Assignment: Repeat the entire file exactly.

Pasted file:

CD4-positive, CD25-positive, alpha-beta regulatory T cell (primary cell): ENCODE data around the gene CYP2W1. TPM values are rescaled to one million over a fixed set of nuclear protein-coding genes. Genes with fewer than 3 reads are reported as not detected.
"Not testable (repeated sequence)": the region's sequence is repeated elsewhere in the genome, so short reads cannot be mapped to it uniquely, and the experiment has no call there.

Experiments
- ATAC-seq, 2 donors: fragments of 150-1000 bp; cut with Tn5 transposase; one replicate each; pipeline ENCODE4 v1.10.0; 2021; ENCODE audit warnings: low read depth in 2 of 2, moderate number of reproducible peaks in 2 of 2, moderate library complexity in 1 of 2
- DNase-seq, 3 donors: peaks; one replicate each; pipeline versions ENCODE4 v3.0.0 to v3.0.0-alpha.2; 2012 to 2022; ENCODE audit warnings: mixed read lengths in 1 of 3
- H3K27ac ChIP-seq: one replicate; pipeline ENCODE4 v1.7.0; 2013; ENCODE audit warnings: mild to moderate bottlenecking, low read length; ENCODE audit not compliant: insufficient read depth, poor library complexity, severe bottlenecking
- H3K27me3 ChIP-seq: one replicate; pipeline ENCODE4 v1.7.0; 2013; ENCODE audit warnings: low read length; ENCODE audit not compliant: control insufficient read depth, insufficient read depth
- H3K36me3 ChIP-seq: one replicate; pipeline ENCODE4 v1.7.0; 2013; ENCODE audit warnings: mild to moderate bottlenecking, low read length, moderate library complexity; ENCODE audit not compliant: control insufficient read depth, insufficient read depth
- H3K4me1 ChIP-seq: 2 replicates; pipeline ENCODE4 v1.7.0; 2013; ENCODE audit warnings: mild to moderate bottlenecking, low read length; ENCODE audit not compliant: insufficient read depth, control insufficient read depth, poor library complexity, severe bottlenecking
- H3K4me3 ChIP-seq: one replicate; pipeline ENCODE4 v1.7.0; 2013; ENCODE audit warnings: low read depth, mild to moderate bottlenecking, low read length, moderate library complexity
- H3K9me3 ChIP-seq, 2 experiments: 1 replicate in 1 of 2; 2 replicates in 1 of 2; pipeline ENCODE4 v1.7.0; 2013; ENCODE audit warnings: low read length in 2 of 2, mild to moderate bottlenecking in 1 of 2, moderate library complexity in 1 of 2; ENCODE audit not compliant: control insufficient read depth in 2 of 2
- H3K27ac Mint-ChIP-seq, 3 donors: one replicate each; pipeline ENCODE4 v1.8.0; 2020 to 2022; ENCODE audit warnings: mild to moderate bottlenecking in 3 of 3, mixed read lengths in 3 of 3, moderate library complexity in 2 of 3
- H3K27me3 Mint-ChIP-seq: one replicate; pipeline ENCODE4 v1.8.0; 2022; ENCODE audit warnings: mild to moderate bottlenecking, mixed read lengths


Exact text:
CD4-positive, CD25-positive, alpha-beta regulatory T cell (primary cell): ENCODE data around the gene CYP2W1. TPM values are rescaled to one million over a fixed set of nuclear protein-coding genes. Genes with fewer than 3 reads are reported as not detected.
"Not testable (repeated sequence)": the region's sequence is repeated elsewhere in the genome, so short reads cannot be mapped to it uniquely, and the experiment has no call there.

Experiments
- ATAC-seq, 2 donors: fragments of 150-1000 bp; cut with Tn5 transposase; one replicate each; pipeline ENCODE4 v1.10.0; 2021; ENCODE audit warnings: low read depth in 2 of 2, moderate number of reproducible peaks in 2 of 2, moderate library complexity in 1 of 2
- DNase-seq, 3 donors: peaks; one replicate each; pipeline versions ENCODE4 v3.0.0 to v3.0.0-alpha.2; 2012 to 2022; ENCODE audit warnings: mixed read lengths in 1 of 3
- H3K27ac ChIP-seq: one replicate; pipeline ENCODE4 v1.7.0; 2013; ENCODE audit warnings: mild to moderate bottlenecking, low read length; ENCODE audit not compliant: insufficient read depth, poor library complexity, severe bottlenecking
- H3K27me3 ChIP-seq: one replicate; pipeline ENCODE4 v1.7.0; 2013; ENCODE audit warnings: low read length; ENCODE audit not compliant: control insufficient read depth, insufficient read depth
- H3K36me3 ChIP-seq: one replicate; pipeline ENCODE4 v1.7.0; 2013; ENCODE audit warnings: mild to moderate bottlenecking, low read length, moderate library complexity; ENCODE audit not compliant: control insufficient read depth, insufficient read depth
- H3K4me1 ChIP-seq: 2 replicates; pipeline ENCODE4 v1.7.0; 2013; ENCODE audit warnings: mild to moderate bottlenecking, low read length; ENCODE audit not compliant: insufficient read depth, control insufficient read depth, poor library complexity, severe bottlenecking
- H3K4me3 ChIP-seq: one replicate; pipeline ENCODE4 v1.7.0; 2013; ENCODE audit warnings: low read depth, mild to moderate bottlenecking, low read length, moderate library complexity
- H3K9me3 ChIP-seq, 2 experiments: 1 replicate in 1 of 2; 2 replicates in 1 of 2; pipeline ENCODE4 v1.7.0; 2013; ENCODE audit warnings: low read length in 2 of 2, mild to moderate bottlenecking in 1 of 2, moderate library complexity in 1 of 2; ENCODE audit not compliant: control insufficient read depth in 2 of 2
- H3K27ac Mint-ChIP-seq, 3 donors: one replicate each; pipeline ENCODE4 v1.8.0; 2020 to 2022; ENCODE audit warnings: mild to moderate bottlenecking in 3 of 3, mixed read lengths in 3 of 3, moderate library complexity in 2 of 3
- H3K27me3 Mint-ChIP-seq: one replicate; pipeline ENCODE4 v1.8.0; 2022; ENCODE audit warnings: mild to moderate bottlenecking, mixed read lengths